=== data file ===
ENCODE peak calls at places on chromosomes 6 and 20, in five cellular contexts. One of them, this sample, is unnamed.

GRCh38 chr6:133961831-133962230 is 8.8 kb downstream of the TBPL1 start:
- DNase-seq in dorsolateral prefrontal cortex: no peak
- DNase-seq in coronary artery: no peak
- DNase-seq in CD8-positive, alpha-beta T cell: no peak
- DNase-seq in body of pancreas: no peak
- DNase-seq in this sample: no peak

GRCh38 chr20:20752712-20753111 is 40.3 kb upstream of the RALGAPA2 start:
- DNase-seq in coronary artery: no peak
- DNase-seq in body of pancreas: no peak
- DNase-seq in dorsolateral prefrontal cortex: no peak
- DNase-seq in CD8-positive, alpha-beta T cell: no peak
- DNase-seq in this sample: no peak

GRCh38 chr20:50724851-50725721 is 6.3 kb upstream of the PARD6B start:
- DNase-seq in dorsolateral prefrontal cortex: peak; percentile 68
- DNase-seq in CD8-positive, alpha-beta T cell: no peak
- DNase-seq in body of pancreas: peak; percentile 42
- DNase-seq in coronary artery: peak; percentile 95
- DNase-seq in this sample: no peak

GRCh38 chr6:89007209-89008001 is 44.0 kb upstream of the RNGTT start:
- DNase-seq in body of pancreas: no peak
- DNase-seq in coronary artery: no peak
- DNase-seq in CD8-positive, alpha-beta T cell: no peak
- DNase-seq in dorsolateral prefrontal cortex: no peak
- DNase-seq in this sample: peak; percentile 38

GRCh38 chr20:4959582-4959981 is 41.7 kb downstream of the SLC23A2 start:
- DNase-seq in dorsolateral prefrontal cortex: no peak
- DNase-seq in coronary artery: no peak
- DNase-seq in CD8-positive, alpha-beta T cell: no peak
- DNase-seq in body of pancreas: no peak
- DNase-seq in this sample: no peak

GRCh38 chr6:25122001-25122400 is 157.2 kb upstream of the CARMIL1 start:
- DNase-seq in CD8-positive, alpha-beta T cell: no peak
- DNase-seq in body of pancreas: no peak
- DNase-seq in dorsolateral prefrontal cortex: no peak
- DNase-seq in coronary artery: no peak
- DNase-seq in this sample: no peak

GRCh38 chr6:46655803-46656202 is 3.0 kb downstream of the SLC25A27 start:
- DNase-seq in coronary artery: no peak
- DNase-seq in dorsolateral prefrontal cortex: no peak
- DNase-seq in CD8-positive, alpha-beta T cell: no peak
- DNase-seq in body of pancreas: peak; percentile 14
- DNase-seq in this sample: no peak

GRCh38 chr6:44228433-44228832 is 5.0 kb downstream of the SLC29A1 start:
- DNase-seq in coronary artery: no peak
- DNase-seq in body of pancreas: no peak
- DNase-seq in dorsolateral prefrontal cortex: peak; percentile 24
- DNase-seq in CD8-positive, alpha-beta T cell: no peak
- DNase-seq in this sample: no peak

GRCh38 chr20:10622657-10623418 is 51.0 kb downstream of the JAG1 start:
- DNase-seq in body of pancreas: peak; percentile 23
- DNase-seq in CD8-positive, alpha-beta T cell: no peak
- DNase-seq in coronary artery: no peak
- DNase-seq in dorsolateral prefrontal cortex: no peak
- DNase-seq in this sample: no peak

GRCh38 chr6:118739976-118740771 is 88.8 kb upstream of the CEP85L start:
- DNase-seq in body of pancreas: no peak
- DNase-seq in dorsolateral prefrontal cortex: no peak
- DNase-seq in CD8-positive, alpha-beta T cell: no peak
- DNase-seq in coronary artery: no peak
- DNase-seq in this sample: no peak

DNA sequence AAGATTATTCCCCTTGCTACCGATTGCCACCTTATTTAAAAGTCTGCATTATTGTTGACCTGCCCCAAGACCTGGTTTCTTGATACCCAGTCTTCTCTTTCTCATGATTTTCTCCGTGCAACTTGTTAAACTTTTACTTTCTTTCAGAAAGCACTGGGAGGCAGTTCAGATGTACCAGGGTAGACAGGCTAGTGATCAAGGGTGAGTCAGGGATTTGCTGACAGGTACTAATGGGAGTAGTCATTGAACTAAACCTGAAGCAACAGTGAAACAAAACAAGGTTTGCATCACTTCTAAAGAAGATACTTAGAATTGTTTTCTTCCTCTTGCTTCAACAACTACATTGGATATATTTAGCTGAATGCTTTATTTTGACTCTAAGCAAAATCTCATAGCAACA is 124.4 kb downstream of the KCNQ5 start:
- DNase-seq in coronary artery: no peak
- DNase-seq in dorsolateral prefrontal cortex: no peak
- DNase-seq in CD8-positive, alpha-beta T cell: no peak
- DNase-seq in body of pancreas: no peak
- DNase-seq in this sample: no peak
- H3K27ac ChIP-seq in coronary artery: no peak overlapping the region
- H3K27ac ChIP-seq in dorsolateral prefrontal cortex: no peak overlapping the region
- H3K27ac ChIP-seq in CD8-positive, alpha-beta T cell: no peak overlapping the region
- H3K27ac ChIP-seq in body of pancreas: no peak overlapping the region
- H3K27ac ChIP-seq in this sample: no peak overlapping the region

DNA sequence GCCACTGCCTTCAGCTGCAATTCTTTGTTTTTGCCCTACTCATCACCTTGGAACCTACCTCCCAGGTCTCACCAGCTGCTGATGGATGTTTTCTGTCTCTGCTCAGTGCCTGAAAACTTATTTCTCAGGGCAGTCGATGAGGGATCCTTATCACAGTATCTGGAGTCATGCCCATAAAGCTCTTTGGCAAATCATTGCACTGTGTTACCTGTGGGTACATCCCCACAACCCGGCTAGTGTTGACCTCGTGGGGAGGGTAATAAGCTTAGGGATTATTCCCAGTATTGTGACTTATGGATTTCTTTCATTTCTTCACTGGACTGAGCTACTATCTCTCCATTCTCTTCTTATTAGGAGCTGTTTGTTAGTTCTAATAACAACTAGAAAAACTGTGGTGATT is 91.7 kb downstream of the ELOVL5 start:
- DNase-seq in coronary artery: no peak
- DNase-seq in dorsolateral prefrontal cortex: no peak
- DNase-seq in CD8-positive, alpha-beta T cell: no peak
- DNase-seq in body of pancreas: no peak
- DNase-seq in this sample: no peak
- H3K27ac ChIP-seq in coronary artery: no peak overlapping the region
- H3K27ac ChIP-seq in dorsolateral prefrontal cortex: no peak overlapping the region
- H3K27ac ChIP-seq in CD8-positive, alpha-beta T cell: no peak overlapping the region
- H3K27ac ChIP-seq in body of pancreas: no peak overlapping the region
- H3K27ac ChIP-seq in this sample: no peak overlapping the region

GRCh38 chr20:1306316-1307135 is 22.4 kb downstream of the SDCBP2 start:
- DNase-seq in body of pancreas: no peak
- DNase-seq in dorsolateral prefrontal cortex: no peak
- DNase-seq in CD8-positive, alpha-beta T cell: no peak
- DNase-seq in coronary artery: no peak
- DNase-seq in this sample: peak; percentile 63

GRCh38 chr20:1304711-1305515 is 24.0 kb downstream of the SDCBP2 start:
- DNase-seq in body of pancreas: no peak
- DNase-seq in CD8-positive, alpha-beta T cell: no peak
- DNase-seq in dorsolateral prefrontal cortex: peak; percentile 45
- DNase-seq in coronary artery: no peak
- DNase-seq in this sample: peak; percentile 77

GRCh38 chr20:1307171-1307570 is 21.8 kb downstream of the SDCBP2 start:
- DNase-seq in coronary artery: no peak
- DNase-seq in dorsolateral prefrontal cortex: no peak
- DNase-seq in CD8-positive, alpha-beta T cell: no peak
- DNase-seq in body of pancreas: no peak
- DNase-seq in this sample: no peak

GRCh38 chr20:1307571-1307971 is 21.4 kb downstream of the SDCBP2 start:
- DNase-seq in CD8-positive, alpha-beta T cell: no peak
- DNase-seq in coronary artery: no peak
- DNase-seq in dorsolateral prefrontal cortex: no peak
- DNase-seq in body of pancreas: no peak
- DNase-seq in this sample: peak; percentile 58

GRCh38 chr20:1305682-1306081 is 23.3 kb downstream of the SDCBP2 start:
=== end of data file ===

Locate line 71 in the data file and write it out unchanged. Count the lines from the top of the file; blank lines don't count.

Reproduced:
- H3K27ac ChIP-seq in body of pancreas: no peak overlapping the region